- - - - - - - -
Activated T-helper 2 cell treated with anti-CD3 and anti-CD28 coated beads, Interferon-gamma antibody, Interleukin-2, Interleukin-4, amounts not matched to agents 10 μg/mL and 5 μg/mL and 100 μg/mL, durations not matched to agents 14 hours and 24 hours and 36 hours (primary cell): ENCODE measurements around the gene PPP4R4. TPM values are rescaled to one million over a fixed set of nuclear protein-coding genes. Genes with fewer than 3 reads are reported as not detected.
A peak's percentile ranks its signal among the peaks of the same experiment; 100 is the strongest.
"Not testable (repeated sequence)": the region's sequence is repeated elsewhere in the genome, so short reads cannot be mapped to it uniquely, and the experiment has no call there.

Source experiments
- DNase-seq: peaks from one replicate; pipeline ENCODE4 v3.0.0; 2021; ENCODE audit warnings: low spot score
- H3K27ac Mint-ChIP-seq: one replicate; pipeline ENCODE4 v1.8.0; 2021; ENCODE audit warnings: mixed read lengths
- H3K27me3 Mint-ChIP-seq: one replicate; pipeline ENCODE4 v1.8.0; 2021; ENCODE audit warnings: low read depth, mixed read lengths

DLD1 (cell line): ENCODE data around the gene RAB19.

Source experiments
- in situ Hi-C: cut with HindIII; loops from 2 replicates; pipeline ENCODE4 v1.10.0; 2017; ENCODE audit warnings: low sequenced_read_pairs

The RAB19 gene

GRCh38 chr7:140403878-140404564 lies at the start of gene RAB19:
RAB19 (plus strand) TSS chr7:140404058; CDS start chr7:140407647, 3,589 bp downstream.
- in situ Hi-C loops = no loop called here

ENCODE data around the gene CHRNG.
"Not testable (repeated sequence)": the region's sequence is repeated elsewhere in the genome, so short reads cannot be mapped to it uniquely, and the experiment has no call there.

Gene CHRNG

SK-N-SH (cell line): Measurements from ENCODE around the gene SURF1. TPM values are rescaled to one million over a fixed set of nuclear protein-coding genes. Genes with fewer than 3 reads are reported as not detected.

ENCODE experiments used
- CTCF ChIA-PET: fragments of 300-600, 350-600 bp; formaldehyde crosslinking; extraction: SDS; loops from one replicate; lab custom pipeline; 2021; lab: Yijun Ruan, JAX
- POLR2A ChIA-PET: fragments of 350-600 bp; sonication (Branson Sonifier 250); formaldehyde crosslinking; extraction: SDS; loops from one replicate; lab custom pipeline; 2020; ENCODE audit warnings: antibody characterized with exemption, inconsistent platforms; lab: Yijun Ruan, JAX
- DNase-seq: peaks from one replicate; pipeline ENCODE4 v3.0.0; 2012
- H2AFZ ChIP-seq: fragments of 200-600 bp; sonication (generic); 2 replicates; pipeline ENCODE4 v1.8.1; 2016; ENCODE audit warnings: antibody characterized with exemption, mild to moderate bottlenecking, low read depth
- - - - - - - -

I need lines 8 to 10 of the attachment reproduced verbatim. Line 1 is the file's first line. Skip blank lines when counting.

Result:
DLD1 (cell line): ENCODE data around the gene RAB19.

Source experiments
- in situ Hi-C: cut with HindIII; loops from 2 replicates; pipeline ENCODE4 v1.10.0; 2017; ENCODE audit warnings: low sequenced_read_pairs